The transfer of nanoscience into useful technology cannot be realized until experts understand how best to assemble and connect trillions of nanoelements, while also preventing failures and avoiding defects.

As sizes shrink to the nanoscale, conventional fabrication techniques reach their limits. To fashion methods for mass production of nanoproducts or materials, professors, researchers and students must coax nanoparticles and nanotubes into precise positions and orientations using nontraditional techniques.

Our newly-created processes can produce economical ways to create products with uniform patterns are structures. These processes can create miniature devices and sensors that can be used in a variety of applications. Nanotubes, for example, have superior electrical properties and are 100 times stronger than steel but only one-sixth its weight.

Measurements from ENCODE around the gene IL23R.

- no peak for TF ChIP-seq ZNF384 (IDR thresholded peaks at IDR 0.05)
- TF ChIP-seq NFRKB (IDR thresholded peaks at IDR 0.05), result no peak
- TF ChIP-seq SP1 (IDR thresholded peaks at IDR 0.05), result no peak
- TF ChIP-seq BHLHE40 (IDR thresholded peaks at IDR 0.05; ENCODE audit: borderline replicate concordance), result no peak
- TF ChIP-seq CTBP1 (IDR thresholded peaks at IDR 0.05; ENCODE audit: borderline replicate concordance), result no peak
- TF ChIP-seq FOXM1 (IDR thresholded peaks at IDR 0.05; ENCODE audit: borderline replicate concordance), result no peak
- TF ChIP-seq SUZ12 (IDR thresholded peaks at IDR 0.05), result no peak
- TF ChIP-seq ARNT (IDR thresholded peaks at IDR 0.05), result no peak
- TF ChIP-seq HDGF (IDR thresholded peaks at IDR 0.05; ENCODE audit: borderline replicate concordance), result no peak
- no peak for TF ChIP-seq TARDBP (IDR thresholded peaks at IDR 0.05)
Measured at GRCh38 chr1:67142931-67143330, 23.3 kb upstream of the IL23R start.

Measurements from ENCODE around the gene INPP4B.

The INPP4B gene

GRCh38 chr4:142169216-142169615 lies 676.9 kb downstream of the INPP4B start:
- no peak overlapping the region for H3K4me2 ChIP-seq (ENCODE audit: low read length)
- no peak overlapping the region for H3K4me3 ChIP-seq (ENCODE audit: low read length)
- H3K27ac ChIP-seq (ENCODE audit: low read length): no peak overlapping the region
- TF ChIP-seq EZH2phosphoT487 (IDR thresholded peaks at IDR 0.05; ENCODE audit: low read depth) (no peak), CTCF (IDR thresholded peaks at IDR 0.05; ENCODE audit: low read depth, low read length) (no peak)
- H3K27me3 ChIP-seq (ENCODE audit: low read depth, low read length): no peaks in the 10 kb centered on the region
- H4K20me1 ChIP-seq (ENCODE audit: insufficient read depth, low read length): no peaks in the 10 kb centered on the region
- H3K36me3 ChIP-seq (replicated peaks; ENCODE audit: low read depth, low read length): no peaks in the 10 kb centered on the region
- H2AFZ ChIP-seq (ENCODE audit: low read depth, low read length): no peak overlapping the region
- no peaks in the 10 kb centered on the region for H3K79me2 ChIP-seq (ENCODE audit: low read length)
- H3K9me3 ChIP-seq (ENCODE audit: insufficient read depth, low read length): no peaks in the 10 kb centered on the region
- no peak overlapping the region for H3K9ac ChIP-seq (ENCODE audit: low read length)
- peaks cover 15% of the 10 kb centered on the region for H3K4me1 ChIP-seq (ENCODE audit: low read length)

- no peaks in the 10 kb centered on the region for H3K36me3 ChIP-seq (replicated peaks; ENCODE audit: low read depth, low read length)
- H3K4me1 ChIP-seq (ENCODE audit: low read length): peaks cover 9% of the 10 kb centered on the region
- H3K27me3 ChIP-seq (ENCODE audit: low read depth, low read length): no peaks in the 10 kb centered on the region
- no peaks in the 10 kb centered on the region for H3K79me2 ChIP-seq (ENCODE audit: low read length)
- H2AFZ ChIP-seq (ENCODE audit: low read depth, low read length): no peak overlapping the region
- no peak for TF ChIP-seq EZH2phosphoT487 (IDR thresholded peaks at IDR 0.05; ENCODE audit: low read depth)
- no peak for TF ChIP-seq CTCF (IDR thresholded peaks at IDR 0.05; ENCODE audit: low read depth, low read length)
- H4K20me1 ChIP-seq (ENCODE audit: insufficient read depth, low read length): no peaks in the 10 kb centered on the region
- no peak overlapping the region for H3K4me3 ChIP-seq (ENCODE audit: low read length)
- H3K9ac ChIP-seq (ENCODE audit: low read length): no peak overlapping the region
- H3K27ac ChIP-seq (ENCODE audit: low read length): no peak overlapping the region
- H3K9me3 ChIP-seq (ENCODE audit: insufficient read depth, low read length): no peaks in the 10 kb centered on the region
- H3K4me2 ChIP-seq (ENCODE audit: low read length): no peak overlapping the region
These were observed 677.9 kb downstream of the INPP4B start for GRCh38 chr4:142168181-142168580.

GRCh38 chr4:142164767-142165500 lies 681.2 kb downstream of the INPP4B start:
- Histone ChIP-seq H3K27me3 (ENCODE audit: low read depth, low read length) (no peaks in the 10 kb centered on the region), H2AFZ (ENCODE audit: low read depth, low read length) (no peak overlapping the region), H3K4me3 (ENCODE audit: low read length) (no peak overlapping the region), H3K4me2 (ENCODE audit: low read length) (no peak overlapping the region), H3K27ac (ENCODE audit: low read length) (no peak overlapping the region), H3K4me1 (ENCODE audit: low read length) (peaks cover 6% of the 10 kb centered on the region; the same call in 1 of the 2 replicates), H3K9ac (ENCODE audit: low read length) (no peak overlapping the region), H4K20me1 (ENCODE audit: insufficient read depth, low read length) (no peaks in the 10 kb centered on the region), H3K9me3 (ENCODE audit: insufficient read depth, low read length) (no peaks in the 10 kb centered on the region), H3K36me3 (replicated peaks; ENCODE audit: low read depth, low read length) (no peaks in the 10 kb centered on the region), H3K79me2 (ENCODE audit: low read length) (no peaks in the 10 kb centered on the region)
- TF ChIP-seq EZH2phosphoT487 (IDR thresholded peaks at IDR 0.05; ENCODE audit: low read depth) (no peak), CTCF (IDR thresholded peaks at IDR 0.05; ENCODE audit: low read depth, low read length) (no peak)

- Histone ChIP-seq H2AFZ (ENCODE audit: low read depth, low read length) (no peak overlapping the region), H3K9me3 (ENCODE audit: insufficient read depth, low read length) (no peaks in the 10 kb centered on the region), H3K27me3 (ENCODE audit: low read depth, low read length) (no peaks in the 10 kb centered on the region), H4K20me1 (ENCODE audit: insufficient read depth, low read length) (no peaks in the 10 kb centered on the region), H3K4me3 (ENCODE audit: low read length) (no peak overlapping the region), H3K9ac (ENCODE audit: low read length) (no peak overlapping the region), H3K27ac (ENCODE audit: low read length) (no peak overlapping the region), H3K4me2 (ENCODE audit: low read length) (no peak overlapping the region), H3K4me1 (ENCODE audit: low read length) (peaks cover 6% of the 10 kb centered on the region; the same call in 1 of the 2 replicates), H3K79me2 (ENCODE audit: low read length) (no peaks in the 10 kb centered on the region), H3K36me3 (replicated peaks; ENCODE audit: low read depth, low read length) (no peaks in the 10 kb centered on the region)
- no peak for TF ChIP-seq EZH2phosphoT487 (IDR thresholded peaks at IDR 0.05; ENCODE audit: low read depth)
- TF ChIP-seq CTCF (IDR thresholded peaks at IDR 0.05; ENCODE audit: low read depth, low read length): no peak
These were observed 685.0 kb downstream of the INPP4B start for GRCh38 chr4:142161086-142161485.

At Northeastern, researchers have access to a state-of-the-art facility. Outfitted with a comprehensive slate of up-to-date equipment for fabrication, imaging, and testing, the facility also includes space specifically designed for graduate and undergraduate research, to help train the nanoscientists of tomorrow and while also conducting research with industrial partners.

CHN research is divided into four categories.

The CHN is one of many research programs at Northeastern. At the university level, Northeastern had approximately $105 million in externally-funded research in 2012. This is double the amount from five years earlier.